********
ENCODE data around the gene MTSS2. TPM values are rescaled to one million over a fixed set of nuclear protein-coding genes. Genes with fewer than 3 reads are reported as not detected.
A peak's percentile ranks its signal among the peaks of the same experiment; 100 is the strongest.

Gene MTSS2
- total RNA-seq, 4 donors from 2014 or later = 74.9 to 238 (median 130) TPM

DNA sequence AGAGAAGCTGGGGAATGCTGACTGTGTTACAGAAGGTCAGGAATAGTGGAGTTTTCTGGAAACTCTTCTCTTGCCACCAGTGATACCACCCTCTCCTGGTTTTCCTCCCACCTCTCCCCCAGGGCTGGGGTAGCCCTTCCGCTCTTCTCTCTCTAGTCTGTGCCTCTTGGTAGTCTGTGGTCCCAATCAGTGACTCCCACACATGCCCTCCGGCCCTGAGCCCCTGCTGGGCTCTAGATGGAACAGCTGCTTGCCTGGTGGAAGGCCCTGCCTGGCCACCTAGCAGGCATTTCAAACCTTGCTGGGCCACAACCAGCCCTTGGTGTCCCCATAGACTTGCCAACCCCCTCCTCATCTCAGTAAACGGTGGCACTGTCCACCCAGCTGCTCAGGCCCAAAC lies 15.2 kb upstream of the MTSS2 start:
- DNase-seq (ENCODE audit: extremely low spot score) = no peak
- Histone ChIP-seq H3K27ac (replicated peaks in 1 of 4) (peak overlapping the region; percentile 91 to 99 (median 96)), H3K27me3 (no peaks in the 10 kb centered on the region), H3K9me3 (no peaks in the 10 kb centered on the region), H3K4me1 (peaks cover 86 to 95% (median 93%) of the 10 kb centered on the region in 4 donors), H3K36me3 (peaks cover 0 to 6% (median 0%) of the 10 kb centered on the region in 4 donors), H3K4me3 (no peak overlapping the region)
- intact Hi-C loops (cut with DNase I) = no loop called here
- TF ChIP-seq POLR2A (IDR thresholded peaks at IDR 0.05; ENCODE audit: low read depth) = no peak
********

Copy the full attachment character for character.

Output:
ENCODE data around the gene MTSS2. TPM values are rescaled to one million over a fixed set of nuclear protein-coding genes. Genes with fewer than 3 reads are reported as not detected.
A peak's percentile ranks its signal among the peaks of the same experiment; 100 is the strongest.

Gene MTSS2
- total RNA-seq, 4 donors from 2014 or later = 74.9 to 238 (median 130) TPM

DNA sequence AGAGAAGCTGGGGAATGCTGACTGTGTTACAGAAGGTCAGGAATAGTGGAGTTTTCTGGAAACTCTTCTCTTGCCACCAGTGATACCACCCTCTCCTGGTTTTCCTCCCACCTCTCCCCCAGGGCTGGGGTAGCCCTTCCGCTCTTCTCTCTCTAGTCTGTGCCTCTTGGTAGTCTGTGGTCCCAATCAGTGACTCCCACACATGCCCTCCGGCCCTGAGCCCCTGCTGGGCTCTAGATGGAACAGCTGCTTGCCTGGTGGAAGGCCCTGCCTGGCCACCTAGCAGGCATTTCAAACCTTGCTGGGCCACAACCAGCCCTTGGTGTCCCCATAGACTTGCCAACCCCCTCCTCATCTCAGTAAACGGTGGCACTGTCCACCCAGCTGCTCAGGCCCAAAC lies 15.2 kb upstream of the MTSS2 start:
- DNase-seq (ENCODE audit: extremely low spot score) = no peak
- Histone ChIP-seq H3K27ac (replicated peaks in 1 of 4) (peak overlapping the region; percentile 91 to 99 (median 96)), H3K27me3 (no peaks in the 10 kb centered on the region), H3K9me3 (no peaks in the 10 kb centered on the region), H3K4me1 (peaks cover 86 to 95% (median 93%) of the 10 kb centered on the region in 4 donors), H3K36me3 (peaks cover 0 to 6% (median 0%) of the 10 kb centered on the region in 4 donors), H3K4me3 (no peak overlapping the region)
- intact Hi-C loops (cut with DNase I) = no loop called here
- TF ChIP-seq POLR2A (IDR thresholded peaks at IDR 0.05; ENCODE audit: low read depth) = no peak